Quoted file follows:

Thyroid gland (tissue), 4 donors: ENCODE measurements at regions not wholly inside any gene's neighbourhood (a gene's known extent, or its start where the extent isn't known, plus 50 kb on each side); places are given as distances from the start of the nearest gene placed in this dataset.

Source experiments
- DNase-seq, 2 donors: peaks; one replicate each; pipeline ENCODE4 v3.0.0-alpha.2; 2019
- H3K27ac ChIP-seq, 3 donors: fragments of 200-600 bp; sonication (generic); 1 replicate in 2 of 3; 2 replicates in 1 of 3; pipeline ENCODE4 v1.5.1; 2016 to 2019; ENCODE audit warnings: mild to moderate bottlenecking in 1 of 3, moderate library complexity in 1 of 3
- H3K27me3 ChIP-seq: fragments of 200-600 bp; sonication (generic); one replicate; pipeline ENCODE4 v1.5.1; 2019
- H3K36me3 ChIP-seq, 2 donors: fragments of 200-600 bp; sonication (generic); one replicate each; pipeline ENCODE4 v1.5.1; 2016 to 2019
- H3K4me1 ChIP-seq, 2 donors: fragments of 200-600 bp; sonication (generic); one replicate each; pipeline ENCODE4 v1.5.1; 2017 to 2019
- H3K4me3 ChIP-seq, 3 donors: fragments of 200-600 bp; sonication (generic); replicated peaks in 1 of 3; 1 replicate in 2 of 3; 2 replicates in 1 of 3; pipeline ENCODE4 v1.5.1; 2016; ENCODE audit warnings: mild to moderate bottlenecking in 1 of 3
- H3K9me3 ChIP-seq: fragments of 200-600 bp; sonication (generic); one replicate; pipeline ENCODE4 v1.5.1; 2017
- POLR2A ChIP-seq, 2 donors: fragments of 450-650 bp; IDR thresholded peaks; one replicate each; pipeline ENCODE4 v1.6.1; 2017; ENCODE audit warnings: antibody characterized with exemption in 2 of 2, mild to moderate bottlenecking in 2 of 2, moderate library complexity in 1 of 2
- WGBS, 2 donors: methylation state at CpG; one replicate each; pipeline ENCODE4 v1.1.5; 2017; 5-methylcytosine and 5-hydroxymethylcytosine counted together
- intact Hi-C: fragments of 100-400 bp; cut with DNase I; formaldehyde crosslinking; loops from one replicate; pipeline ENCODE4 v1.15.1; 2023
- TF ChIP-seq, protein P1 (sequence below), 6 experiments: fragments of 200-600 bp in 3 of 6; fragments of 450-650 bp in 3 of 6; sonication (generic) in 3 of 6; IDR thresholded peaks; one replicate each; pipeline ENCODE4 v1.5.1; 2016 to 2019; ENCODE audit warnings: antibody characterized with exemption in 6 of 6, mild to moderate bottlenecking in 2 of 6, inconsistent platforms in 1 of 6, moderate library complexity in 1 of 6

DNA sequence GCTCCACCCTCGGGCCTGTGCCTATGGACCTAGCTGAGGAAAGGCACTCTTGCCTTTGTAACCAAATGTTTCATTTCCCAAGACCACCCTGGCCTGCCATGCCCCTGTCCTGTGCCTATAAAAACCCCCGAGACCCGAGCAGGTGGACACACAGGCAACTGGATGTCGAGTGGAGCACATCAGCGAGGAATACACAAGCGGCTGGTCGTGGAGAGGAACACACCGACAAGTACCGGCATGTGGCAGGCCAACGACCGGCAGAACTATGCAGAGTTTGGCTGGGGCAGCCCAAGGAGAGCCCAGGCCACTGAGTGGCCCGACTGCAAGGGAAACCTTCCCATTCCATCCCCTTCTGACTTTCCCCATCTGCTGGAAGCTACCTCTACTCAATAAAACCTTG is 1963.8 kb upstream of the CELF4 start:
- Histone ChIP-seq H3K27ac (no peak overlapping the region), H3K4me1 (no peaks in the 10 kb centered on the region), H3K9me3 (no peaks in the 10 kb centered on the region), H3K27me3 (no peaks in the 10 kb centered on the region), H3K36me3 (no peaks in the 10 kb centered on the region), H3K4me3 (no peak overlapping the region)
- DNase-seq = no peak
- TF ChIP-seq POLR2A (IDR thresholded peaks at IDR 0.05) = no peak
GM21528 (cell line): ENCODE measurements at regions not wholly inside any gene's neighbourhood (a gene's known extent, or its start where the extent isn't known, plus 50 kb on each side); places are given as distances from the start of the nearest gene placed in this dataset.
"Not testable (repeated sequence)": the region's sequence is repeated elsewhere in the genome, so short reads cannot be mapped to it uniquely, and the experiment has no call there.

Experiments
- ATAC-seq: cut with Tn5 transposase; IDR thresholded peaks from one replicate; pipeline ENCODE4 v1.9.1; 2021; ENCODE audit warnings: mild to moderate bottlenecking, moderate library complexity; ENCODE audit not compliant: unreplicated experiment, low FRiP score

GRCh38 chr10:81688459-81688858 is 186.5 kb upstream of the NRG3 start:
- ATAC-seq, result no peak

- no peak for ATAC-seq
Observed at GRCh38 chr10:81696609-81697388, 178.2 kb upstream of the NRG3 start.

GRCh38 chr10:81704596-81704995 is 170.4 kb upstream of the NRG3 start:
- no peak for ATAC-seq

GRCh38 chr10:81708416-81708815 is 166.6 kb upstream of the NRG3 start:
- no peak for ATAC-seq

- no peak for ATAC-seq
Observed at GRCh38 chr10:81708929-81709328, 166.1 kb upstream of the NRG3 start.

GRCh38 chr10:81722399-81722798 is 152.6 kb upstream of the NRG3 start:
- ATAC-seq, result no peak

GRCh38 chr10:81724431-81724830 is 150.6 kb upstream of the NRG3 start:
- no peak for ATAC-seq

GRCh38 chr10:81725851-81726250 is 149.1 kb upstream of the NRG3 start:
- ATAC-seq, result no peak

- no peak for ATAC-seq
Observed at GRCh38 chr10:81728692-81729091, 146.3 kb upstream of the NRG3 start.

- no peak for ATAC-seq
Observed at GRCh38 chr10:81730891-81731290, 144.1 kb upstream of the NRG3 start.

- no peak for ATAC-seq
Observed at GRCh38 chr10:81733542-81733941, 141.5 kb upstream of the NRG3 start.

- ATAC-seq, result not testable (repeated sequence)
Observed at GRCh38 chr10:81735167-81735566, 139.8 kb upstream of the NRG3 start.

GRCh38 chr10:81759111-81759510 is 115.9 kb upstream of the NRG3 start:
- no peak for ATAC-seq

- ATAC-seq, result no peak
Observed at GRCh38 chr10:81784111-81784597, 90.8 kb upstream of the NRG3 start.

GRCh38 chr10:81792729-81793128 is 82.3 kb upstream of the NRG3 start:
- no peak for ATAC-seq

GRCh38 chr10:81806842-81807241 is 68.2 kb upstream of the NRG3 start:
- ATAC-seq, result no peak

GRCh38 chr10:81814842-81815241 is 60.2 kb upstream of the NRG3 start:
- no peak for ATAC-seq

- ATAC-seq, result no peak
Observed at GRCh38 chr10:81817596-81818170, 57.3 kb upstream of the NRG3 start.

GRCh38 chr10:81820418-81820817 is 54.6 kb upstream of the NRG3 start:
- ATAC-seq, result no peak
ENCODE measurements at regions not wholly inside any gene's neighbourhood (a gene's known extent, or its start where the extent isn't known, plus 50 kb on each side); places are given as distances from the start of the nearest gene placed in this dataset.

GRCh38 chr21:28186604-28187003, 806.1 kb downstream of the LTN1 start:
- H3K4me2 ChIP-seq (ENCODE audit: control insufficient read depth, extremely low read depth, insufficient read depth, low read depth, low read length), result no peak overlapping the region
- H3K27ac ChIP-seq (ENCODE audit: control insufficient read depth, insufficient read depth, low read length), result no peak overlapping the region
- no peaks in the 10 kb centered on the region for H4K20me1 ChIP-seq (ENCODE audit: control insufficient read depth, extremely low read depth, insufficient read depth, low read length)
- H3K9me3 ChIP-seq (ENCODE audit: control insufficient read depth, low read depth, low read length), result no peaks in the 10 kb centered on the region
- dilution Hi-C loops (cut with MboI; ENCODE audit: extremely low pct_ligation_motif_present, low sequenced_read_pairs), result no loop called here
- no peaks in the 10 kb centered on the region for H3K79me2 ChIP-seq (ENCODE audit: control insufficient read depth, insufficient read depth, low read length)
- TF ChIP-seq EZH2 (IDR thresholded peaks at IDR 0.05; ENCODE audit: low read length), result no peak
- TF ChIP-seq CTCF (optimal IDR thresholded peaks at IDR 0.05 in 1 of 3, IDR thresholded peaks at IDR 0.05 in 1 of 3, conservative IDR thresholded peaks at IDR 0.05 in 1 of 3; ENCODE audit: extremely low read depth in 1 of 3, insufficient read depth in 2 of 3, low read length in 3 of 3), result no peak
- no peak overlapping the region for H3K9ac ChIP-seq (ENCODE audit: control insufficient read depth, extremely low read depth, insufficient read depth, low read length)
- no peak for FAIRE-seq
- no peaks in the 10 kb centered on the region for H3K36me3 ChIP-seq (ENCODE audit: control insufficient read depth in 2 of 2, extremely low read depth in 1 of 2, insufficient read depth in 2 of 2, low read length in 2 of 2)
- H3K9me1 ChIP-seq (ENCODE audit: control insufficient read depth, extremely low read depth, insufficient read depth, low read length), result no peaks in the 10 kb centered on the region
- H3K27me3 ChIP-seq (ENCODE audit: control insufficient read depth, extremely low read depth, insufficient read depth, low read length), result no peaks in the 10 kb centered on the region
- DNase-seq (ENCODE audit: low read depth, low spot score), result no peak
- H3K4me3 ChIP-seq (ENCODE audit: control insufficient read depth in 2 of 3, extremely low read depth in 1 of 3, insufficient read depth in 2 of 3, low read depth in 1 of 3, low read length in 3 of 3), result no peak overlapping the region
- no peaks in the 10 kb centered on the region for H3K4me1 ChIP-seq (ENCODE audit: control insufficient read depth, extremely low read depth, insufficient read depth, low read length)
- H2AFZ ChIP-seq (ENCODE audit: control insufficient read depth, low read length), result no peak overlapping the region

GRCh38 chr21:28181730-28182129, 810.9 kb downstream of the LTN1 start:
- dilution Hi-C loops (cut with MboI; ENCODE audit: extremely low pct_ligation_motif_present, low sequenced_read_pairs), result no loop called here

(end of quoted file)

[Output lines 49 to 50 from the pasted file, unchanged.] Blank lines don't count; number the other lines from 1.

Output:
Observed at GRCh38 chr10:81784111-81784597, 90.8 kb upstream of the NRG3 start.

GRCh38 chr10:81792729-81793128 is 82.3 kb upstream of the NRG3 start: